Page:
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|کد مقاله||سال انتشار||مقاله انگلیسی||ترجمه فارسی||تعداد کلمات|
|4586||2012||8 صفحه PDF||سفارش دهید||7140 کلمه|
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Publisher : Elsevier - Science Direct (الزویر - ساینس دایرکت)
Journal : Expert Systems with Applications, Volume 39, Issue 10, August 2012, Pages 9435–9442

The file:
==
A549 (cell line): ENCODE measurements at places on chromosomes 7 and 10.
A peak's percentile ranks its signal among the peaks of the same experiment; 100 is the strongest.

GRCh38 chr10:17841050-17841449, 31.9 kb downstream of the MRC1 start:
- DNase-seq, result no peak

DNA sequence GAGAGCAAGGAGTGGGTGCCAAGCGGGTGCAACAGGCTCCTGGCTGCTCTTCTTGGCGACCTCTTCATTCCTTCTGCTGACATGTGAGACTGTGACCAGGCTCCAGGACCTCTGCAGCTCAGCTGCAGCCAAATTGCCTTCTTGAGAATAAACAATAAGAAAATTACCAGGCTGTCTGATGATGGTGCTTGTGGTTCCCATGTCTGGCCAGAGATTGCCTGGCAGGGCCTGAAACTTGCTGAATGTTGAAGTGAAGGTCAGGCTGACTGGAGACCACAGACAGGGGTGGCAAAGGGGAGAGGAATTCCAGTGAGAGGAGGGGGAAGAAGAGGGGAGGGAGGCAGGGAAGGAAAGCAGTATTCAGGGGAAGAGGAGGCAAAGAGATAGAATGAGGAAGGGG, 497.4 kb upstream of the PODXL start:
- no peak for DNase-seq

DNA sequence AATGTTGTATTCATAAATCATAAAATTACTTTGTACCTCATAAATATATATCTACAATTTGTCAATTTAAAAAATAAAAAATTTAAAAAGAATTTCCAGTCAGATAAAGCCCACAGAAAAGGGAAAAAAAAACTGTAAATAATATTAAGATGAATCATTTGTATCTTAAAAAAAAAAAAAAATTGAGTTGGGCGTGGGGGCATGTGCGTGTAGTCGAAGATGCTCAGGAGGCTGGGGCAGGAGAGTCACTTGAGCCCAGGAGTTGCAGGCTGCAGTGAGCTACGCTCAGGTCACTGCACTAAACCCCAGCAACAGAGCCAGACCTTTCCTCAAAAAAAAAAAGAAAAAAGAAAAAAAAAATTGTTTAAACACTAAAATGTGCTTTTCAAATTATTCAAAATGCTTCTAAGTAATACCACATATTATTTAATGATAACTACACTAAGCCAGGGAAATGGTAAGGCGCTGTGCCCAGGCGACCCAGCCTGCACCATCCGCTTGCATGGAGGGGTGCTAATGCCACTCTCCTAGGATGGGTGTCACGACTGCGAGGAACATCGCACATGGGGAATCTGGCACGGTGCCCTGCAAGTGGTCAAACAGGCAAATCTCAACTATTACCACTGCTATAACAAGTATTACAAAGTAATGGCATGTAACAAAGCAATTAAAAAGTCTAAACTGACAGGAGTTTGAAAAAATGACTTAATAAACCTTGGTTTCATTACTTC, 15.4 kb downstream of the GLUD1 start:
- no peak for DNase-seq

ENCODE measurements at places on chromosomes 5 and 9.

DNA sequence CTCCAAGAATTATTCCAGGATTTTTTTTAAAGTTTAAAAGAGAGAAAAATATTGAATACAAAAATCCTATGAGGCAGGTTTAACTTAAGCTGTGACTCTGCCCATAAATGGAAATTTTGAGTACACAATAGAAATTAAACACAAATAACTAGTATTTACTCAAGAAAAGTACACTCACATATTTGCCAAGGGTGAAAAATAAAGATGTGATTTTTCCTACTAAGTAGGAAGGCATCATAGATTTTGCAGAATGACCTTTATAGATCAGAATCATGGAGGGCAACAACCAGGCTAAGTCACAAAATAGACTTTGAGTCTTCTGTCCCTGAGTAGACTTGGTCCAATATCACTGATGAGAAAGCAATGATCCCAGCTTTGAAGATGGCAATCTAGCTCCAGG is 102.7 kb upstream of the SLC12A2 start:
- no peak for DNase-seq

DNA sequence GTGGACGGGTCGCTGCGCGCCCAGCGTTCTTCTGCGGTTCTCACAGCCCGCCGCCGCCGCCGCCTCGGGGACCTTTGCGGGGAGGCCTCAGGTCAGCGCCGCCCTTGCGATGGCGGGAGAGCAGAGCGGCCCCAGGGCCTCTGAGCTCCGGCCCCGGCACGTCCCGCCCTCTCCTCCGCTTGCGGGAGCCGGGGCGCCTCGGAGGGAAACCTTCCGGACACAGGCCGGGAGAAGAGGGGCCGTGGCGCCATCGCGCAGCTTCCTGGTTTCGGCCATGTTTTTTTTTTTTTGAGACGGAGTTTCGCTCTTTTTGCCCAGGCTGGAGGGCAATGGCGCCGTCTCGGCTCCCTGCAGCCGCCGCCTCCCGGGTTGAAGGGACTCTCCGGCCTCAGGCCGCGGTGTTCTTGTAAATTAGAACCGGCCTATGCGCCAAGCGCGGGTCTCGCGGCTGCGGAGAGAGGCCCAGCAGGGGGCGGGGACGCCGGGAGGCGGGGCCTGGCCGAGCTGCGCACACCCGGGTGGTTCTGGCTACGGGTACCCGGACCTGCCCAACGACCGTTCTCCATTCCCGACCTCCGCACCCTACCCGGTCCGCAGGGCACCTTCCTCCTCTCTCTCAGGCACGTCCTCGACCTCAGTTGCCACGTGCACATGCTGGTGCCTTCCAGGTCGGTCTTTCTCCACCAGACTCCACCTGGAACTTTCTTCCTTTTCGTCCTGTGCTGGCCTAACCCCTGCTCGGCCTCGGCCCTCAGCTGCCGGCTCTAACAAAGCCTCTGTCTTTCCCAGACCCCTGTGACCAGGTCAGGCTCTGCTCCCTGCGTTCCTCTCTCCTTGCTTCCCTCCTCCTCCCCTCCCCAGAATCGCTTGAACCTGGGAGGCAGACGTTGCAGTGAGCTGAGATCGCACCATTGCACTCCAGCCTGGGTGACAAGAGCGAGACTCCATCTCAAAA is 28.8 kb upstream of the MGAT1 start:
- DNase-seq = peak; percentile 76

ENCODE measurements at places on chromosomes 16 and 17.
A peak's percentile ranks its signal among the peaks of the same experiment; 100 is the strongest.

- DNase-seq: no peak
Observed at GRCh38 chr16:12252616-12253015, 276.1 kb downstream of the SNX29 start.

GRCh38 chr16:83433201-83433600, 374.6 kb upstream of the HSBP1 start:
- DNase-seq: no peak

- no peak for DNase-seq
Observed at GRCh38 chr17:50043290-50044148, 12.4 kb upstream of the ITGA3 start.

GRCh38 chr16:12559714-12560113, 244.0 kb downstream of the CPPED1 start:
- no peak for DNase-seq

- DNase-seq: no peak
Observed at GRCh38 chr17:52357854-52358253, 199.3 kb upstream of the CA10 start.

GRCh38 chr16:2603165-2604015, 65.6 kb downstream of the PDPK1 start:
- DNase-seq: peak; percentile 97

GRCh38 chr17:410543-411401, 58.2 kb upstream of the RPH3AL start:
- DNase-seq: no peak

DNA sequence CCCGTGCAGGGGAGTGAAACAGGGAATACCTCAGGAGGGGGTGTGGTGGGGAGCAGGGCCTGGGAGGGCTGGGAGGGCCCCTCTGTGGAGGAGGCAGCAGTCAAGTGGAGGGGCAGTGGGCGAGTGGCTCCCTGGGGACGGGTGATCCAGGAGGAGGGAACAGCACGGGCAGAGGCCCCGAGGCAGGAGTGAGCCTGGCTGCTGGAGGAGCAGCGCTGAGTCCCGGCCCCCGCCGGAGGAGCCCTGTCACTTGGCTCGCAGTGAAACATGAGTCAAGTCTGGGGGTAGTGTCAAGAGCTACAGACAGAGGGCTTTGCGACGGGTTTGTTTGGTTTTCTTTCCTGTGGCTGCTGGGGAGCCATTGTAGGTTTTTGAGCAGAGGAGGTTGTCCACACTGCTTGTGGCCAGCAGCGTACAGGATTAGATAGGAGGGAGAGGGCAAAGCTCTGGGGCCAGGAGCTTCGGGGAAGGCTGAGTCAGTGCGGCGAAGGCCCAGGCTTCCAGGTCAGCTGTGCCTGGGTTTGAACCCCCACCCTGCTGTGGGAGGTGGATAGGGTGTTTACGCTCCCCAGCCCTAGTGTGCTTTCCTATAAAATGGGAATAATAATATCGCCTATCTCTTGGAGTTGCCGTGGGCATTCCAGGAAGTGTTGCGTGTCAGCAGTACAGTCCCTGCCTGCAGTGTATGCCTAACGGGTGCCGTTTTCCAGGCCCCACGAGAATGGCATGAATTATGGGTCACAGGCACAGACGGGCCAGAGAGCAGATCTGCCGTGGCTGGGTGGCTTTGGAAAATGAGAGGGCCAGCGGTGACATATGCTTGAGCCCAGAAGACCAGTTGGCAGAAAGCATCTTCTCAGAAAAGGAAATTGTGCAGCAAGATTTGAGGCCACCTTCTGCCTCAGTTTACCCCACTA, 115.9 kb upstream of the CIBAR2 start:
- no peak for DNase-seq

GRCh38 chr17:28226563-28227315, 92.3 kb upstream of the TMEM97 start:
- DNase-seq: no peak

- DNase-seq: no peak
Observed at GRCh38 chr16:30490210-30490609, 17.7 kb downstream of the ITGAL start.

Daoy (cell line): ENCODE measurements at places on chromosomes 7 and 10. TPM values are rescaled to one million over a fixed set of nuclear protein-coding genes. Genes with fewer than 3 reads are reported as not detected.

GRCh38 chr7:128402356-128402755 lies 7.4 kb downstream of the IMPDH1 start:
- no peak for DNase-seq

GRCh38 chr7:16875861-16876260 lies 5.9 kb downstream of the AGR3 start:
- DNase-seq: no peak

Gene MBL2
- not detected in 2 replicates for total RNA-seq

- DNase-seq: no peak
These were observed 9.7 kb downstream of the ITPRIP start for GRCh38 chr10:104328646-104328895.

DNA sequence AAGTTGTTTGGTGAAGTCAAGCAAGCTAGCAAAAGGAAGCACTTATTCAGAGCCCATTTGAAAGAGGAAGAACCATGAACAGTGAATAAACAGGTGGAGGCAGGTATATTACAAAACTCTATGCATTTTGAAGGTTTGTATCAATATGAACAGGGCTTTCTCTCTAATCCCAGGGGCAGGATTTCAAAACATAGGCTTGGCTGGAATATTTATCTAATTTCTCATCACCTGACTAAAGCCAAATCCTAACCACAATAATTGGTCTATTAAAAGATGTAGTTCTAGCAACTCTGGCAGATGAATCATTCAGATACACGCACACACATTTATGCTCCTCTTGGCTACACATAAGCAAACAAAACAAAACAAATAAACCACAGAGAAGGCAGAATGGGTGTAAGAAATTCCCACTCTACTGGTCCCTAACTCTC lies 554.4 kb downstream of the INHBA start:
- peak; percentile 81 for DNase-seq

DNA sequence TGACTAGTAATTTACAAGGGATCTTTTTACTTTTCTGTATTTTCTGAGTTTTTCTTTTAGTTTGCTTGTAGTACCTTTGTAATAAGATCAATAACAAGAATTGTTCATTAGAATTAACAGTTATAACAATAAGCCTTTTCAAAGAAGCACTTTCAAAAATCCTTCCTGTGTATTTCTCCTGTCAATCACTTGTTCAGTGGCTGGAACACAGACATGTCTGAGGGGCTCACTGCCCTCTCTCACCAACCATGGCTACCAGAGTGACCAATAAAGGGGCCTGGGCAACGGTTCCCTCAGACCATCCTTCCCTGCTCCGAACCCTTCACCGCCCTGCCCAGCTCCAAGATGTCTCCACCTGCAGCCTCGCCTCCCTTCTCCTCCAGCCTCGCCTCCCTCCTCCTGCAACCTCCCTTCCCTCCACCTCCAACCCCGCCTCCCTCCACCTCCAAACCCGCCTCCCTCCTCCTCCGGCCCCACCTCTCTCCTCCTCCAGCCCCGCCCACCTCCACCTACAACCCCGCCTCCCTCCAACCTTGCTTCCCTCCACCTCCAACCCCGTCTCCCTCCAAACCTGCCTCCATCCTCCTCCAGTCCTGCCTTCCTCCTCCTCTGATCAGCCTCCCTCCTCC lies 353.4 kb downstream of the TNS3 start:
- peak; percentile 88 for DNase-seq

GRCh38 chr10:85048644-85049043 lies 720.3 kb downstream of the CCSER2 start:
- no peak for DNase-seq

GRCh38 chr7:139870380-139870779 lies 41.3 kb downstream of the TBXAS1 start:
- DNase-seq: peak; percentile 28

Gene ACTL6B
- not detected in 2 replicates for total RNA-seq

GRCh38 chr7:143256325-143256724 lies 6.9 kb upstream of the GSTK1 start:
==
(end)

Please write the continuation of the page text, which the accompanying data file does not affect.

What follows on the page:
In this paper, we use data envelopment analysis (DEA) to preprocess training data cases before the maximum decisional efficiency (MDE) principle is used to estimate discriminant function parameters. Using an example from the literature and simulated datasets, we compare the performance of DEA-MDE procedure for parameter estimation with traditional MDE procedure without data preprocessing. The results of our experiments indicate that the DEA-MDE procedure eliminates some inconsistencies caused by MDE principle, provides results that are consistent with an ensemble of expert decisions, reduces dimensionality of examples used in training datasets, and performs equal to or better than the MDE procedure for holdout sample tests. The DEA-MDE procedure appears to be sensitive to class data distribution and best results are obtained when a class data distribution is exponential.